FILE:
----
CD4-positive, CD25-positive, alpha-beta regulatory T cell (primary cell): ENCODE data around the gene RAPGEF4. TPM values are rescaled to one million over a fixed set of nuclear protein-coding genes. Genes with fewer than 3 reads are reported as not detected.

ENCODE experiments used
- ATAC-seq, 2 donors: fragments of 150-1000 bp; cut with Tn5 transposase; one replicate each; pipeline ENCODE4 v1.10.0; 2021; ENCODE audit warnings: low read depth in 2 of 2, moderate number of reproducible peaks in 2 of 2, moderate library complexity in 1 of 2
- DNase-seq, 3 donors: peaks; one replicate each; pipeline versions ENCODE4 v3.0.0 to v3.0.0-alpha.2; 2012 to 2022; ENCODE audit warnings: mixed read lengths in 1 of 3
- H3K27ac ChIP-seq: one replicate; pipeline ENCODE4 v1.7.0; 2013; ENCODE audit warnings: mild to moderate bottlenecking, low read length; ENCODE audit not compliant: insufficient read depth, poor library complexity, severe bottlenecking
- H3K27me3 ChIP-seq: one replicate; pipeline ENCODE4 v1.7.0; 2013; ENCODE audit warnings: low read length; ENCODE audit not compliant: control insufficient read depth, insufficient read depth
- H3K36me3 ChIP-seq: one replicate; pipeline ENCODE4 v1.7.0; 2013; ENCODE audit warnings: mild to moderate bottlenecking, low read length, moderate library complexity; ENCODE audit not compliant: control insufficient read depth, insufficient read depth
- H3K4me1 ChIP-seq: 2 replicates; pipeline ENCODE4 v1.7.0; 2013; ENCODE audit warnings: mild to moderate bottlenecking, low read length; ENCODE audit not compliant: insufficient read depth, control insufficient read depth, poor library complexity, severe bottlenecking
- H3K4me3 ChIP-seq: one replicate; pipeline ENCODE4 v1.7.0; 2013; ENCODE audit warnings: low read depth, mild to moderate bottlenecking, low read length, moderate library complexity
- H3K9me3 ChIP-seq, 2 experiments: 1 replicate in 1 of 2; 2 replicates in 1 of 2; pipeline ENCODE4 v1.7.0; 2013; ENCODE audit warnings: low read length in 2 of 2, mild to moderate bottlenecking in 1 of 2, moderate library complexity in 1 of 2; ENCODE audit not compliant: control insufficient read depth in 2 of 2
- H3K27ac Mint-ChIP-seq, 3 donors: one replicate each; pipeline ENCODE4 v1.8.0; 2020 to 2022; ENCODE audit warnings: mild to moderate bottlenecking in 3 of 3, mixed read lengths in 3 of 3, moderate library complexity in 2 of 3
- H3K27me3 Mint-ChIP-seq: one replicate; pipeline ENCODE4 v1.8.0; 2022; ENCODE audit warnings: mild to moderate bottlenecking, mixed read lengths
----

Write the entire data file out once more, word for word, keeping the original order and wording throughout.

CD4-positive, CD25-positive, alpha-beta regulatory T cell (primary cell): ENCODE data around the gene RAPGEF4. TPM values are rescaled to one million over a fixed set of nuclear protein-coding genes. Genes with fewer than 3 reads are reported as not detected.

ENCODE experiments used
- ATAC-seq, 2 donors: fragments of 150-1000 bp; cut with Tn5 transposase; one replicate each; pipeline ENCODE4 v1.10.0; 2021; ENCODE audit warnings: low read depth in 2 of 2, moderate number of reproducible peaks in 2 of 2, moderate library complexity in 1 of 2
- DNase-seq, 3 donors: peaks; one replicate each; pipeline versions ENCODE4 v3.0.0 to v3.0.0-alpha.2; 2012 to 2022; ENCODE audit warnings: mixed read lengths in 1 of 3
- H3K27ac ChIP-seq: one replicate; pipeline ENCODE4 v1.7.0; 2013; ENCODE audit warnings: mild to moderate bottlenecking, low read length; ENCODE audit not compliant: insufficient read depth, poor library complexity, severe bottlenecking
- H3K27me3 ChIP-seq: one replicate; pipeline ENCODE4 v1.7.0; 2013; ENCODE audit warnings: low read length; ENCODE audit not compliant: control insufficient read depth, insufficient read depth
- H3K36me3 ChIP-seq: one replicate; pipeline ENCODE4 v1.7.0; 2013; ENCODE audit warnings: mild to moderate bottlenecking, low read length, moderate library complexity; ENCODE audit not compliant: control insufficient read depth, insufficient read depth
- H3K4me1 ChIP-seq: 2 replicates; pipeline ENCODE4 v1.7.0; 2013; ENCODE audit warnings: mild to moderate bottlenecking, low read length; ENCODE audit not compliant: insufficient read depth, control insufficient read depth, poor library complexity, severe bottlenecking
- H3K4me3 ChIP-seq: one replicate; pipeline ENCODE4 v1.7.0; 2013; ENCODE audit warnings: low read depth, mild to moderate bottlenecking, low read length, moderate library complexity
- H3K9me3 ChIP-seq, 2 experiments: 1 replicate in 1 of 2; 2 replicates in 1 of 2; pipeline ENCODE4 v1.7.0; 2013; ENCODE audit warnings: low read length in 2 of 2, mild to moderate bottlenecking in 1 of 2, moderate library complexity in 1 of 2; ENCODE audit not compliant: control insufficient read depth in 2 of 2
- H3K27ac Mint-ChIP-seq, 3 donors: one replicate each; pipeline ENCODE4 v1.8.0; 2020 to 2022; ENCODE audit warnings: mild to moderate bottlenecking in 3 of 3, mixed read lengths in 3 of 3, moderate library complexity in 2 of 3
- H3K27me3 Mint-ChIP-seq: one replicate; pipeline ENCODE4 v1.8.0; 2022; ENCODE audit warnings: mild to moderate bottlenecking, mixed read lengths